5 Ways Tombstone Is The Best Western Of The ’90S (& 5 Ways It’S Unforgiven)


The Western genre has long been a mainstay of American pop culture. It was arguably the dominant movie genre of the ’50s and ’60s, giving the public pop culture icons like John Wayne and The Good, the Bad, and the Ugly. Like all film genres that had their time, the Western eventually waned in popularity and all but disappeared in the ’70s and ’80s.

However, a funny thing happened in the early ’90s, and the Western was suddenly popular again. It failed to reach the pop culture dominance it achieved throughout the ’50s and ’60s, but they were popular and they were good. And Tombstone and Unforgiven are two of the best.

Tombstone: The History

Tombstone was quite lucky in that it carried with it one of the most popular historical stories of the Old West. Tombstone, Arizona, was one of the last Frontier cities, and it became famous for the shootout at the O.K. Corral.

Taking place on October 26, 1881, the gunfight occurred between a gang of outlaws and law enforcement officials Wyatt, Morgan, and Virgil Earp, with the help of Doc Holliday. Tombstone is rooted in interesting history, and most of the film builds towards this iconic moment in American lore.

Unforgiven: The Cinematography

Tombstone is a good movie, but Unforgiven is a beautiful one. Most Westerns are inherently beautiful owing to their settings, ranging from snowy mountains to barren landscapes of dirt, dust, and cactus. But Unforgiven’s cinematography, care of Jack N. Green, is nothing short of magnificent.

In fact, it received an Academy Award nomination for Best Cinematography, losing to A River Runs Through It. Unforgiven is arguably the most gorgeous Western ever shot, and the beautiful 4K Blu-ray comes highly recommended.

Tombstone: The Setting

As beautiful as Unforgiven looks, it lacks a memorable setting. Most of it takes place in the barren landscape of the West before climaxing in a small, unassuming Western town called Big Whiskey. The setting of Tombstone is far more memorable.

Tombstone, Arizona, is an iconic place in American history, and it remains, to this day, a very popular tourist destination – especially for Old West enthusiasts. It is lovingly captured here, complete with iconic locations like the O.K. Corral and the Bird Cage Theater.

Unforgiven: The Writing

Tombstone, undoubtedly, contains a great historical story, but it’s told in a rather sloppy manner. The writing can prove itself quite flawed, complete with clunky exposition, silly and unnecessary subplots (like the one between Wyatt Earp and Josephine Marcus), and some awkward dialogue.

On the other hand, Unforgiven is a masterfully written movie, with the screenplay from David Webb Peoples receiving an Academy Award nomination.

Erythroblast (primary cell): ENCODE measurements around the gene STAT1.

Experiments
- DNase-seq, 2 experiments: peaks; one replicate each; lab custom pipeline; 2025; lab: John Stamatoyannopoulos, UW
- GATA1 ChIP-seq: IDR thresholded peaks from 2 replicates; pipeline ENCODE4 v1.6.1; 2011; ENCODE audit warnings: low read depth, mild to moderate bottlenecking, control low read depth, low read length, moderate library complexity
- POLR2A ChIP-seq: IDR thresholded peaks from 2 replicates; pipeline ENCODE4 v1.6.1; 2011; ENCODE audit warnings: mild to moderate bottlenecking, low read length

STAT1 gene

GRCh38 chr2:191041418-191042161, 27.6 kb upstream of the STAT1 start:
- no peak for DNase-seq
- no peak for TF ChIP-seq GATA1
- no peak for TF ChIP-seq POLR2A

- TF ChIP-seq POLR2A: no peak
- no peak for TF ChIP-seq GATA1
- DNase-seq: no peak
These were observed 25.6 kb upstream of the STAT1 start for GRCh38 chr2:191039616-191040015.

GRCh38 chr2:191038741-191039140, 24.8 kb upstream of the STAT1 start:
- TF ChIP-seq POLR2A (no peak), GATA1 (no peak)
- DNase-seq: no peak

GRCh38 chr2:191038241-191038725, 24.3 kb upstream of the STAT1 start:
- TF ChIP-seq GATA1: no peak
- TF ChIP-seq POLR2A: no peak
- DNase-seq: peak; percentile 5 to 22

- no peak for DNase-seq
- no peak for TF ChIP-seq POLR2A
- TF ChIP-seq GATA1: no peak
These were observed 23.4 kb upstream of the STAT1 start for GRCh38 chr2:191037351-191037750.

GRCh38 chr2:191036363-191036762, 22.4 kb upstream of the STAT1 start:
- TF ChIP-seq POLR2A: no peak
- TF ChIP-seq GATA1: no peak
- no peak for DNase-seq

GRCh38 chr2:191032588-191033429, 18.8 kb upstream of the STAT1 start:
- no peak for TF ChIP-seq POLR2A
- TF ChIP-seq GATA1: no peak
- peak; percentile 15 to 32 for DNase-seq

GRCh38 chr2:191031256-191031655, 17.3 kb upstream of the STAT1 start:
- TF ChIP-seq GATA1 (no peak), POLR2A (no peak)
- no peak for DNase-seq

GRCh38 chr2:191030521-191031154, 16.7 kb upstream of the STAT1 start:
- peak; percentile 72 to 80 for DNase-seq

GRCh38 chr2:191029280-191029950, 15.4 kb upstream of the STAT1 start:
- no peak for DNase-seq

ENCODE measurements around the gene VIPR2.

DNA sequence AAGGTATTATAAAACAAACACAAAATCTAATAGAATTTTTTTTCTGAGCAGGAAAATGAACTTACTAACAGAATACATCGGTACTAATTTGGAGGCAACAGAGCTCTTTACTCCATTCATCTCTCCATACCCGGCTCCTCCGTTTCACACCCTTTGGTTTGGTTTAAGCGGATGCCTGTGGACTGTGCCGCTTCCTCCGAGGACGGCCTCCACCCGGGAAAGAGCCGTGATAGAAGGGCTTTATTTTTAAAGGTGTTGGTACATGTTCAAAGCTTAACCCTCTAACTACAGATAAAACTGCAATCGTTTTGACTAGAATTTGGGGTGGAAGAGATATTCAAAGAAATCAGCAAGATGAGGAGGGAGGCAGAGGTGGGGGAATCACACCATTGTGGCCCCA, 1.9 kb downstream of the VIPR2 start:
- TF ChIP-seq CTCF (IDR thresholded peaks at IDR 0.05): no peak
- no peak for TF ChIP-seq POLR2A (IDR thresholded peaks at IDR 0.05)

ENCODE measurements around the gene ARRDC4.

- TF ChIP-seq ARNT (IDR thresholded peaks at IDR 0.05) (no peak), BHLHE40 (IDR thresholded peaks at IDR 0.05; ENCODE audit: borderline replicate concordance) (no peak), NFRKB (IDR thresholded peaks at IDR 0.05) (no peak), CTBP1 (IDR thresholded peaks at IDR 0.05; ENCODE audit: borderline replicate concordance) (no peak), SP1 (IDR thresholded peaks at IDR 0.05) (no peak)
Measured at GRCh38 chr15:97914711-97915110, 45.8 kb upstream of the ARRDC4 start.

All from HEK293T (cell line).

Tombstone: The Production Value

Unforgiven had a budget of $14.5 million. The budget of Tombstone was $25 million, and the difference shows on screen. If nothing else, Tombstone is a magnificently produced movie, accurately and convincingly capturing the Old West on a modern screen. The costumes, hair, and makeup are outstanding, the props suitably old school, and the sets are both glorious and epic in scope.


There’s nothing wrong with the production value of Unforgiven, but in terms of sheer cinematic spectacle, it’s hard to beat Tombstone.

Unforgiven: The Subversion

Tombstone attempted to subvert the Western genre, but Unforgiven actually did it. Unforgiven is typically referred to as an “anti-Western” or “revisionist Western,” as it plays with many of the genre’s long-established tropes.

Clint Eastwood is a Western legend (having played The Man with No Name), but here, he’s an old, washed up cowboy who can’t even shoot. The bad guy is a town sheriff and the hero a murderer. Violence is depicted as harsh and brutal rather than “fun” or commendable, and the gung-ho Schofield Kid flees from his life as a gunslinger after getting a taste. It’s all wonderfully subversive and refreshing.

Tombstone: The Cast

Unforgiven is quite a small-scale movie, and it contains a suitably small cast. Those who are there are mostly legends, but it’s quite a small cast, regardless. On the other hand, Tombstone is stacked with A-list performers.

On the main poster alone are Kurt Russell, Val Kilmer, Sam Elliott, and Bill Paxton, but that doesn’t even include Powers Boothe, Michael Biehn, Billy Bob Thornton, and Charlton Heston.

Unforgiven: The Acting

Despite the incredible nature of the cast itself, most performers are disappointingly underutilized. Val Kilmer is obviously great (more on that later), but many performers – most noticeably Kurt Russell – are weirdly flat and wooden. The acting throughout Tombstone leaves a lot to be desired.

Unforgiven is, by far, the better movie in terms of acting, complete with two Oscar nominations for Clint Eastwood (Best Actor) and Gene Hackman (Best Supporting Actor).

Tombstone: Val Kilmer

What Unforgiven doesn’t have is Val Kilmer as Doc Holliday. Holliday is one of the leading figures in Old West mythology, and he is wonderfully portrayed here by Kilmer.

Kilmer is simply exceptional in the role, donning his unique “cowboy voice” and imbuing Holliday with just the right amount of effortless coolness, badassery, and ultimate pity.

Unforgiven: The Dialogue

This entry goes hand-in-hand with the “writing,” but the dialogue of Unforgiven deserves special and explicit mention. It’s simply iconic.

Many of the movie’s lines have become iconic pieces of movie history, including “Deserve’s got nothing to do with it,” “He should have armed himself if he’s going to decorate his saloon with my friend,” “It’s a hell of a thing, killin’ a man,” and “I’ll see you in Hell, William Munny.” The script for this movie is truly something else.